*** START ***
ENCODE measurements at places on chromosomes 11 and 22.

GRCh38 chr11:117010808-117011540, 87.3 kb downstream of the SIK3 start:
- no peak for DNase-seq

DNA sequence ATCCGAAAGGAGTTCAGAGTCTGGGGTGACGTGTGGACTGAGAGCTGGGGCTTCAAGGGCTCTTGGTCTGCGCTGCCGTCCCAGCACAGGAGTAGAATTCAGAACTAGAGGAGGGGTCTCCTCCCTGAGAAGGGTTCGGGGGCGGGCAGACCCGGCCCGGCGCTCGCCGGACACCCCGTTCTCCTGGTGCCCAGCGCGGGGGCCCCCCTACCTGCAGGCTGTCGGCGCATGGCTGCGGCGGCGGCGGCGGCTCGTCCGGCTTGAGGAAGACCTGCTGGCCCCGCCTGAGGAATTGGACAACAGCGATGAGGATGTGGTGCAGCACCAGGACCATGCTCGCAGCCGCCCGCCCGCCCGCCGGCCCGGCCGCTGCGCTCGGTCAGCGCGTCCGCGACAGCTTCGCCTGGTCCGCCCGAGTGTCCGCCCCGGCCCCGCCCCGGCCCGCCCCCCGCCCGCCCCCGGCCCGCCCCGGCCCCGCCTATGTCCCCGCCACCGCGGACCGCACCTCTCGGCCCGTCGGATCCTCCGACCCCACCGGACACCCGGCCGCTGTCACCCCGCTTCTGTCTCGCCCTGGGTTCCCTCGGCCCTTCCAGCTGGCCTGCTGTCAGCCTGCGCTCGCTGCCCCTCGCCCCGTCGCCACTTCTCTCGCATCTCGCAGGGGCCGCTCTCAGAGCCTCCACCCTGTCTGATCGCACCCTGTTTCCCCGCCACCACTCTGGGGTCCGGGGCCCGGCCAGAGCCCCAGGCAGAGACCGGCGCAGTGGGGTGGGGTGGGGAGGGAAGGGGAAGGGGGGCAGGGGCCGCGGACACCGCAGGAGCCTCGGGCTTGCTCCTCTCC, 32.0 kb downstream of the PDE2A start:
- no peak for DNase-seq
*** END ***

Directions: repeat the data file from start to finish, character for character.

ENCODE measurements at places on chromosomes 11 and 22.

GRCh38 chr11:117010808-117011540, 87.3 kb downstream of the SIK3 start:
- no peak for DNase-seq

DNA sequence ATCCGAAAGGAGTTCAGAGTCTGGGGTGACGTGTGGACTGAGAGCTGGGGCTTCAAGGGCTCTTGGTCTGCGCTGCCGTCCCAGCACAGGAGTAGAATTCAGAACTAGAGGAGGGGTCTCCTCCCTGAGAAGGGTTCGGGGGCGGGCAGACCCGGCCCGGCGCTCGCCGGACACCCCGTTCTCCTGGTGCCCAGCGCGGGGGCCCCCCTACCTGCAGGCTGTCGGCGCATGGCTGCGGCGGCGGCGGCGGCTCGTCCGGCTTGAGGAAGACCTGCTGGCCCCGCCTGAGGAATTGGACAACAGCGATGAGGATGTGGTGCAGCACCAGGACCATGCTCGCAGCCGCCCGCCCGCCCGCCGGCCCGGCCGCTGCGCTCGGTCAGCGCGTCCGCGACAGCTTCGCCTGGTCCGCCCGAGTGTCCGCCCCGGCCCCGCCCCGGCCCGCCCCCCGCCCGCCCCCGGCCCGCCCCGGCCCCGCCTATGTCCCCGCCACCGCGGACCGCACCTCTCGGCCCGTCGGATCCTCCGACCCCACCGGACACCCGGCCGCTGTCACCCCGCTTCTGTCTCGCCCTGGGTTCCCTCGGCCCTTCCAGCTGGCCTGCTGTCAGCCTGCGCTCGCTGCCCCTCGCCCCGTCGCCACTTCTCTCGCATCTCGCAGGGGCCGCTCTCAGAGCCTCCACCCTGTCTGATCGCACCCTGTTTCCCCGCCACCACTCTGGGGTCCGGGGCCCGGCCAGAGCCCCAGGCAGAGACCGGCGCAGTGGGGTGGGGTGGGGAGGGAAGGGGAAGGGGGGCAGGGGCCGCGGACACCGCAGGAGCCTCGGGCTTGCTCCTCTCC, 32.0 kb downstream of the PDE2A start:
- no peak for DNase-seq